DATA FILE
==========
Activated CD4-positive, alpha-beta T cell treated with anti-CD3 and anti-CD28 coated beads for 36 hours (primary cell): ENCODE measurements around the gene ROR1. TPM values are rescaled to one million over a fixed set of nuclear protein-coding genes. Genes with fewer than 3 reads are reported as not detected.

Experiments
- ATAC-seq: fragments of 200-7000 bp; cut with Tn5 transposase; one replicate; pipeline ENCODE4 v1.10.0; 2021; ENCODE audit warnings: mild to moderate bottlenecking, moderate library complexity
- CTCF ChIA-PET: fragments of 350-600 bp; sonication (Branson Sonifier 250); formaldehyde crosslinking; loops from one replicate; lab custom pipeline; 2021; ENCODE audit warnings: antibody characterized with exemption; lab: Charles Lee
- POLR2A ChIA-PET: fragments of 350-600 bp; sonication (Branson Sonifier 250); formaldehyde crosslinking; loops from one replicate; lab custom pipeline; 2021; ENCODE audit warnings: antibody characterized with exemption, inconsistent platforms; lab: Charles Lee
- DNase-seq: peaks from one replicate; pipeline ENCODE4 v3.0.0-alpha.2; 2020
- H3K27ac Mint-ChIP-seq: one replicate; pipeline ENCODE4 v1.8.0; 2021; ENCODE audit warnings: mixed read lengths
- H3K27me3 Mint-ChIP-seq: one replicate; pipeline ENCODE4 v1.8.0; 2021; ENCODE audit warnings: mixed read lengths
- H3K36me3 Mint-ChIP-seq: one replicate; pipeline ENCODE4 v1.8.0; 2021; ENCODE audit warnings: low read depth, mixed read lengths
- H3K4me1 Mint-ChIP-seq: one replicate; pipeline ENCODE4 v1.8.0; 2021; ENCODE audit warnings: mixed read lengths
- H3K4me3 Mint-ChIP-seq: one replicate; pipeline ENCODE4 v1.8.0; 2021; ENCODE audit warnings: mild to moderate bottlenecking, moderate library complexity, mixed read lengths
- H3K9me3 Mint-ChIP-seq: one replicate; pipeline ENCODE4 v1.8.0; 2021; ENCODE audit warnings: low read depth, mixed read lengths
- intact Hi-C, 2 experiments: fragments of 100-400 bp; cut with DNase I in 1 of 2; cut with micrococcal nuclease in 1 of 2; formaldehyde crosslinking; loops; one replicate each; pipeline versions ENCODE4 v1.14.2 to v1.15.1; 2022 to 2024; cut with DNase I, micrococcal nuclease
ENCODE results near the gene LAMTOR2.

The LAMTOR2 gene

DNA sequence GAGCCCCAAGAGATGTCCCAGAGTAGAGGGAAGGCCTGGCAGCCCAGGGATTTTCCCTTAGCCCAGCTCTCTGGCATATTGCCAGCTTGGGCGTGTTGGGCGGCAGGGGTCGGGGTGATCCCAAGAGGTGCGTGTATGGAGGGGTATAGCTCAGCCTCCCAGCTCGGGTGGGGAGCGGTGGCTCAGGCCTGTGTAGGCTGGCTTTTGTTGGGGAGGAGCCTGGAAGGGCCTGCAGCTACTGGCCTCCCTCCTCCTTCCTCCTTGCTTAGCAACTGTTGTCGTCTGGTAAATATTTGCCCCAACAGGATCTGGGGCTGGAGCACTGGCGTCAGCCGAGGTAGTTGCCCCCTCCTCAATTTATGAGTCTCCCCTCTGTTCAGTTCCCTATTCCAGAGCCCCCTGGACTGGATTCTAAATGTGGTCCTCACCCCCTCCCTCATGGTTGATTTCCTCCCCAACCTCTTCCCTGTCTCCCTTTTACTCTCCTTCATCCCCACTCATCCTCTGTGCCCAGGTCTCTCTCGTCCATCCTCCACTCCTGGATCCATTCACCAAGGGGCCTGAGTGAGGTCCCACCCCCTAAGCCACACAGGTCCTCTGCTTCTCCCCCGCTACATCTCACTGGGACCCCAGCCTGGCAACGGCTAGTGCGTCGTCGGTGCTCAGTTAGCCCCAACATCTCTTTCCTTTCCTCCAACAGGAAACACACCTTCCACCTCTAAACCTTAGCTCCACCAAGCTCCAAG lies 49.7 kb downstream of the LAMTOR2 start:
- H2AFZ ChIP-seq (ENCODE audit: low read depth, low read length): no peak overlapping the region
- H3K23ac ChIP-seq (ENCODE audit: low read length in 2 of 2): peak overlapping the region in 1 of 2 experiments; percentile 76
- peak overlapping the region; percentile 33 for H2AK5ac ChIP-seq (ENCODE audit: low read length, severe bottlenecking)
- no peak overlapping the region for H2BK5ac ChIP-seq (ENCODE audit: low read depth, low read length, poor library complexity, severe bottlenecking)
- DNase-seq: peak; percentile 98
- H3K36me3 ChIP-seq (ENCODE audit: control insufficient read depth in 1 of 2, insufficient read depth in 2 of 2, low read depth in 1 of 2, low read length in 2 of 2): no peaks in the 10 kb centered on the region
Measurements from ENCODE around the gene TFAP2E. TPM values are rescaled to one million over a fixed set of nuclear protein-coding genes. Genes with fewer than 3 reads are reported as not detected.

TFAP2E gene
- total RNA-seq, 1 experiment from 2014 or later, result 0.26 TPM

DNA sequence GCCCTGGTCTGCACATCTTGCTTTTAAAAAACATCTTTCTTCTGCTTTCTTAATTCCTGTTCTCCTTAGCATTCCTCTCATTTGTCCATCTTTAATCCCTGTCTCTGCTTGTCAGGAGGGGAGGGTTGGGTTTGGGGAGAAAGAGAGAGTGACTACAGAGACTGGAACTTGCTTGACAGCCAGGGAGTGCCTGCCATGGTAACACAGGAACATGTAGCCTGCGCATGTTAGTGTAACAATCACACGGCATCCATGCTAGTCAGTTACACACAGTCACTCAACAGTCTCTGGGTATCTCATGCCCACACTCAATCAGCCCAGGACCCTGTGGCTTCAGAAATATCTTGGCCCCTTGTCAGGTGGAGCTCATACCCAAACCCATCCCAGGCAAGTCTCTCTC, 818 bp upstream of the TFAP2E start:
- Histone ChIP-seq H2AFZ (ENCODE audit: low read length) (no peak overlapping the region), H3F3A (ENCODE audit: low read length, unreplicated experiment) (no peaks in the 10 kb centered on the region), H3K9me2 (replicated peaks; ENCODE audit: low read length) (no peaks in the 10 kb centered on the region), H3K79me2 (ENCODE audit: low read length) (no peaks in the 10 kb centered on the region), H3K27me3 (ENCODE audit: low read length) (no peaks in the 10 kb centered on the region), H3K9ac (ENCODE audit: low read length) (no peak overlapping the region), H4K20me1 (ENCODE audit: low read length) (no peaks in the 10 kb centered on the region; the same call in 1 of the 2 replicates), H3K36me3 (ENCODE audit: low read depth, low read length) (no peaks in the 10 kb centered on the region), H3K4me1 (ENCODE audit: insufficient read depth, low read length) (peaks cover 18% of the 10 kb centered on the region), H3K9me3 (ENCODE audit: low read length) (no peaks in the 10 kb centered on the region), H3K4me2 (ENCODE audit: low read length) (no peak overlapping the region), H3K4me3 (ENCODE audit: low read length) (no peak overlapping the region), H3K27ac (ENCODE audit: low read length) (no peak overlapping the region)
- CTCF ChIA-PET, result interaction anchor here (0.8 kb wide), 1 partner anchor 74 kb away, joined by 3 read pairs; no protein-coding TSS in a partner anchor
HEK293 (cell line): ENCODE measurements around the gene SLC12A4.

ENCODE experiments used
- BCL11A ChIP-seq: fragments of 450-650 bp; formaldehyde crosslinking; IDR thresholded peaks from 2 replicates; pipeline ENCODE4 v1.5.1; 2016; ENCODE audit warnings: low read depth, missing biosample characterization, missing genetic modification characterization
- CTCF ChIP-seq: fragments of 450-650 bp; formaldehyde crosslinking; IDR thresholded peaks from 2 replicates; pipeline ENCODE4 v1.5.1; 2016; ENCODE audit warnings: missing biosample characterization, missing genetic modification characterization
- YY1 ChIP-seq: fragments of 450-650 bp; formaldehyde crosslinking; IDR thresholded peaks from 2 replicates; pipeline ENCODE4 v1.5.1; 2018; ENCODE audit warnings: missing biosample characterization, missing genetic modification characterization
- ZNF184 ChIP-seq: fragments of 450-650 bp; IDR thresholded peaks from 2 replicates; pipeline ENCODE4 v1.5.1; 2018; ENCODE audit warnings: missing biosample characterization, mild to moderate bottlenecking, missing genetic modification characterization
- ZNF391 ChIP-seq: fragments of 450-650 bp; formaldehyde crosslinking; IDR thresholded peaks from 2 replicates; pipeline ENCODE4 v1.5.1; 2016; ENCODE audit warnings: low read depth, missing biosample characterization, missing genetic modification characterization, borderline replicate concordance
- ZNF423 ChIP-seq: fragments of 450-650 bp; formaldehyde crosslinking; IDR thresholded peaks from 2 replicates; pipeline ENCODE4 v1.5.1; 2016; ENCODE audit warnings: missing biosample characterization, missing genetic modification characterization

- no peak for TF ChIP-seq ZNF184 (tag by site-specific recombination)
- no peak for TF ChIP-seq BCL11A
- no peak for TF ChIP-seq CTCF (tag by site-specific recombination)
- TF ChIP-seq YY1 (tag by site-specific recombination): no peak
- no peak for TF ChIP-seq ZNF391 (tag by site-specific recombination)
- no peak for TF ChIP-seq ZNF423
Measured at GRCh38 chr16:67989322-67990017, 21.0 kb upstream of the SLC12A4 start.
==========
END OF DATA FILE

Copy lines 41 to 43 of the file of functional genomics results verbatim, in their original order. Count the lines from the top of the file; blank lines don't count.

- no peak for TF ChIP-seq ZNF391 (tag by site-specific recombination)
- no peak for TF ChIP-seq ZNF423
Measured at GRCh38 chr16:67989322-67990017, 21.0 kb upstream of the SLC12A4 start.